Dating world maps
Ptolemy discussed and favored this revised figure of Posidonius over Eratosthenes in his Geographia, and during the Middle Ages scholars divided into two camps regarding the circumference of the Earth, one side identifying with Eratosthenes' calculation and the other with Posidonius' 180,000 stadion measure.
He measured the Earth's circumference by reference to the position of the star Canopus.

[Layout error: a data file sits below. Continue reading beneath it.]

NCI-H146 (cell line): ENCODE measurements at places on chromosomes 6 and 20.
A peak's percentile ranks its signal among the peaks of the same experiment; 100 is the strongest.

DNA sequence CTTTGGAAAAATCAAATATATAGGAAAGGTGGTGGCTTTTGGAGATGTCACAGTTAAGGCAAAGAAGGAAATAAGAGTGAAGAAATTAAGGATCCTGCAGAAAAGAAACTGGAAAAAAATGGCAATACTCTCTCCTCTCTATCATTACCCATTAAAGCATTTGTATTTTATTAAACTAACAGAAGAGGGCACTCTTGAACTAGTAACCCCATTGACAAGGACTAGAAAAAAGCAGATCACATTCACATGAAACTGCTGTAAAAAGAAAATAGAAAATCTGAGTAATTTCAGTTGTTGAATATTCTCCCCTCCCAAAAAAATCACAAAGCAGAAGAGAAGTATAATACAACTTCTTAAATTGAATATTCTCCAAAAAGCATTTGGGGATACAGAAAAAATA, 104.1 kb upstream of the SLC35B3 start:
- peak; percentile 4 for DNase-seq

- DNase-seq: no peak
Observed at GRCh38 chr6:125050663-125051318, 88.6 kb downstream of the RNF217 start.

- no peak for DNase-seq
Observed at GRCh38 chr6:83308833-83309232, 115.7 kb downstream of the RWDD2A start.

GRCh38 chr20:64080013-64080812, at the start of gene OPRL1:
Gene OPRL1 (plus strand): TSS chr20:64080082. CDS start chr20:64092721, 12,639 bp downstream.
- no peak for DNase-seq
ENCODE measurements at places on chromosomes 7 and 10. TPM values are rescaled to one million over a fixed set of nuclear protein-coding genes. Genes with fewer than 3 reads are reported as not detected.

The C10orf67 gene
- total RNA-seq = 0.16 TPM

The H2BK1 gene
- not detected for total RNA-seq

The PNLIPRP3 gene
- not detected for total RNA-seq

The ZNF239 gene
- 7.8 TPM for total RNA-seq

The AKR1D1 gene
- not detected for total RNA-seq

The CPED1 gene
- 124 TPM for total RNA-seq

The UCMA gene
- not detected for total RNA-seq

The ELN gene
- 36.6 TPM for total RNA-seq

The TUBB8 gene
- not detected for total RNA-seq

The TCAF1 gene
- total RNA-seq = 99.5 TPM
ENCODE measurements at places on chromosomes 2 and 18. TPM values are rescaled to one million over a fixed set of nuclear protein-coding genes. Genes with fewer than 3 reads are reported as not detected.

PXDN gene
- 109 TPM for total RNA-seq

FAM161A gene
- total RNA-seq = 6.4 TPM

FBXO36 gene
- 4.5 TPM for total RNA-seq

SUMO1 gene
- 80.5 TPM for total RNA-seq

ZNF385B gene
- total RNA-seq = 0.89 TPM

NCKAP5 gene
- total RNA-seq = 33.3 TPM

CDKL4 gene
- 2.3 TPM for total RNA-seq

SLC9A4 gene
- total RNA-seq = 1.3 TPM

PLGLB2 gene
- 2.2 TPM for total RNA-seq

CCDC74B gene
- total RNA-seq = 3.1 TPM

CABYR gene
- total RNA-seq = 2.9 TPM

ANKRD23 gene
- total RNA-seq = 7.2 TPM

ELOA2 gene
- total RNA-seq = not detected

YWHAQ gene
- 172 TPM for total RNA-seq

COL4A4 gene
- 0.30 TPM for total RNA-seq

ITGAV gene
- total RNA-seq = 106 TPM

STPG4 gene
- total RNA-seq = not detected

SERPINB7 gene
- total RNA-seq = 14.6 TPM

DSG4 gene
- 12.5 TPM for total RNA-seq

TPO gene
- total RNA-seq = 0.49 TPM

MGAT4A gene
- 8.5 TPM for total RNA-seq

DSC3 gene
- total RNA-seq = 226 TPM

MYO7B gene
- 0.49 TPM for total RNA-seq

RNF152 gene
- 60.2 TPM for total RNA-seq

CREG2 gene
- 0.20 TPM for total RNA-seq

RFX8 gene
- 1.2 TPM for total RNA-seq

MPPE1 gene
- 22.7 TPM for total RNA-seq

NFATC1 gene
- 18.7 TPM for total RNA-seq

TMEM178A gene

One on Europe, is essentially a periplus of the Mediterranean, describing each region in turn, reaching as far north as Scythia.
The other book, on Asia, is arranged similarly to the Periplus of the Erythraean Sea of which a version of the 1st century CE survives.
Within the books of Geographica is a map of Europe.
Whole world maps according to Strabo are reconstructions from his written text.
Eratosthenes (276–194 BCE) drew an improved world map, incorporating information from the campaigns of Alexander the Great and his successors.